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righteous » Yesterday, 6:09 pm » wrote: WHERE'S THE LINK? GET WITH THE PROGRAM ***. HOW LONG YOU SPEWING YOUR **** ON THIS SITE?
ANTIFA EGGPLANT ***
February 17, 2020

Trump often brags about not taking a paycheck, but his golf hobby has now cost taxpayers $133.8 million.

https://www.huffpost.com/entry/trump-go ... 860fcab86c

President Donald Trump returned to Mar-a-Lago on Friday evening for the 29th golf-related trip of his presidency to his for-profit Palm Beach, Florida, resort, raising his total taxpayer golf tab to $133.8 million.

The Washington Post found recently that Trump’s business has charged the Secret Service as much as $650 a room per night at Mar-a-Lago ― more than three times the normal rate that federal employees are supposed to spend in South Florida ― and $17,000 a month for a cottage at Trump’s Bedminster, New Jersey, resort. During an early Mar-a-Lago visit, White House employees ran up a $1,006 bar tab, which taxpayers also paid

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ConsRule » 21 Oct 2021, 4:49 pm » wrote: So...the law DOES NOT state the person must be part of an established religion that is against vaccination.

The law protects not only people who belong to traditional, organized religions, such as Buddhism, Christianity, Hinduism, Islam, and Judaism, but also others who have sincerely held religious, ethical or moral beliefs.

https://www.eeoc.gov/religious-discrimination

No, but they are required to show that they are opposed to ALL vaccines.

And they have to prove that this was a firmly held belief BEFORE the covid vaccine.

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ConsRule » 21 Oct 2021, 9:35 am » wrote: No...they can be asked to provide supporting evidence, but there is NO REQUIREMENT to provide proof.  Besides, if DOES NOT NEED to be a religious belief...the law clearly states a "closely held religious, moral or ethical belief."

Besides...a potentially huge issue with these pilots is the company unilaterally changing work place rules that were negotiated and written into a CBA.  Expect litigation on that issue soon if it hasn't already been filed.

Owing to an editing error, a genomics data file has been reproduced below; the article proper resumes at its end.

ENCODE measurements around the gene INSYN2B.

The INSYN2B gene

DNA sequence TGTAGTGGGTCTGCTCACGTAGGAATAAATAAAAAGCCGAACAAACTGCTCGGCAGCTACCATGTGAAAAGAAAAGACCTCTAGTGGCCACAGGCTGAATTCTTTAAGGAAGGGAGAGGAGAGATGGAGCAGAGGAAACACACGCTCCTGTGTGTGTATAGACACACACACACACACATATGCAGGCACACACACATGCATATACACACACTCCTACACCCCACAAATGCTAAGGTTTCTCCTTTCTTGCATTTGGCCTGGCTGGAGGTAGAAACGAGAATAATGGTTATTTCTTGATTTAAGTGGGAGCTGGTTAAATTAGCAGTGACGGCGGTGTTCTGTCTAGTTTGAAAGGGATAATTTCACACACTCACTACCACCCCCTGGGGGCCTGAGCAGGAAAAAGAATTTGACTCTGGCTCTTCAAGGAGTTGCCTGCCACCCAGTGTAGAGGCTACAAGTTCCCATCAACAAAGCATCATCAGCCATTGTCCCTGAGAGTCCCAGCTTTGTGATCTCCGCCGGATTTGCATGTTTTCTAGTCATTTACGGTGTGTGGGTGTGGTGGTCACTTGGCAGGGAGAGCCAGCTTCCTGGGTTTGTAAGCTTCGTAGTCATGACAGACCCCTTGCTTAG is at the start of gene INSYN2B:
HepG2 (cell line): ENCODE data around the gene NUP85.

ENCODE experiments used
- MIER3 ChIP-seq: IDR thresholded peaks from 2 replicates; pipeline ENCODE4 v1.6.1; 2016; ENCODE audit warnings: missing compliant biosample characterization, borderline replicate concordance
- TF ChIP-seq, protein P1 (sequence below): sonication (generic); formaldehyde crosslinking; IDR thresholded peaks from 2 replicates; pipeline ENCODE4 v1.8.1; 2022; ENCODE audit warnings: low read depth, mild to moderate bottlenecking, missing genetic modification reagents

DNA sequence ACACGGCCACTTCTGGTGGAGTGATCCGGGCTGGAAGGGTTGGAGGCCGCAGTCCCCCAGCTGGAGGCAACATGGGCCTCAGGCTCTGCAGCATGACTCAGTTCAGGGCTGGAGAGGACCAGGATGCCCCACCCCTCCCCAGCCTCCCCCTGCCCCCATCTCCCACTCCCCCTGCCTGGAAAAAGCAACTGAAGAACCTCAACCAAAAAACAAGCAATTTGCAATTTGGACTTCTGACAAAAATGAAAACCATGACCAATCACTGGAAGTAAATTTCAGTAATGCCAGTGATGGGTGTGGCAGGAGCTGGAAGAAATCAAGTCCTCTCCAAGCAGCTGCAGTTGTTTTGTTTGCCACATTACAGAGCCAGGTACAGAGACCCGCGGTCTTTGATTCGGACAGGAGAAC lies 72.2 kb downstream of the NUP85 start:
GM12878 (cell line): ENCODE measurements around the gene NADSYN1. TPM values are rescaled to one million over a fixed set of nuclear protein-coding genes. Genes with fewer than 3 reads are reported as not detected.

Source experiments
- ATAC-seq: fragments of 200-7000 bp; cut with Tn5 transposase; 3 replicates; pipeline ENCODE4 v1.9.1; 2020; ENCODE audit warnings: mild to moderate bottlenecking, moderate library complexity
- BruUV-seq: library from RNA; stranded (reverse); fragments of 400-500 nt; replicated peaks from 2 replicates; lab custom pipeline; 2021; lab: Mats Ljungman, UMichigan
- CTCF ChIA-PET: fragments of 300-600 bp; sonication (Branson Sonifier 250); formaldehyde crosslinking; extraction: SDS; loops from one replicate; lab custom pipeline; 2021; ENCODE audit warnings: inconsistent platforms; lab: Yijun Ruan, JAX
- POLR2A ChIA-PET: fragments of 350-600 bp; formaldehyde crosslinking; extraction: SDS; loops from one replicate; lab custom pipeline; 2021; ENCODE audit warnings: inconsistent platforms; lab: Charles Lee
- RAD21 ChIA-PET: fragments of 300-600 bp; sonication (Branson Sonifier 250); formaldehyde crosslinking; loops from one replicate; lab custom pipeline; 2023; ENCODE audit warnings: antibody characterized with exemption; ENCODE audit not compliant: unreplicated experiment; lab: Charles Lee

https://www.npr.org/2021/09/28/10410175 ... heres-whyf

First, employers may probe whether an employee's religious belief is in fact sincere. They may ask questions about that employee's vaccination history or church attendance. If the employer determines the belief is not sincere, it may deny the exemption request.

Before granting the religious exemptions, Troup sent the employees a list of 28 commonly used medicines that also used fetal cells in their research, testing or development — a list that includes Tylenol, Motrin, Tums, Ex-Lax and other medicine cabinet staples. He asked employees to attest to not be using any of those medicines.

"They need to know that if they're going to be consistent in their beliefs, that applies to a lot of different things other than the COVID vaccine," Troup says.
 

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ConsRule » 21 Oct 2021, 9:35 am » wrote: No...they can be asked to provide supporting evidence, but there is NO REQUIREMENT to provide proof.  Besides, if DOES NOT NEED to be a religious belief...the law clearly states a "closely held religious, moral or ethical belief."

Besides...a potentially huge issue with these pilots is the company unilaterally changing work place rules that were negotiated and written into a CBA.  Expect litigation on that issue soon if it hasn't already been filed.
Military response

The website Military.com, which serves members of all the U.S. armed forces, advises that obtaining a religious exemption from the military will prove exceptionally difficult, unless a person previously refused on religious grounds to take a series of other vaccines required at time of enlistment. Those include vaccines against smallpox, influenza and hepatitis.

https://www.spokesman.com/stories/2021/ ... on-to-the/

Under current law, individuals looking to get religious exemptions don’t need to be a part of organized religion, Sanders said, and they don’t have to believe in all tenets of that religion.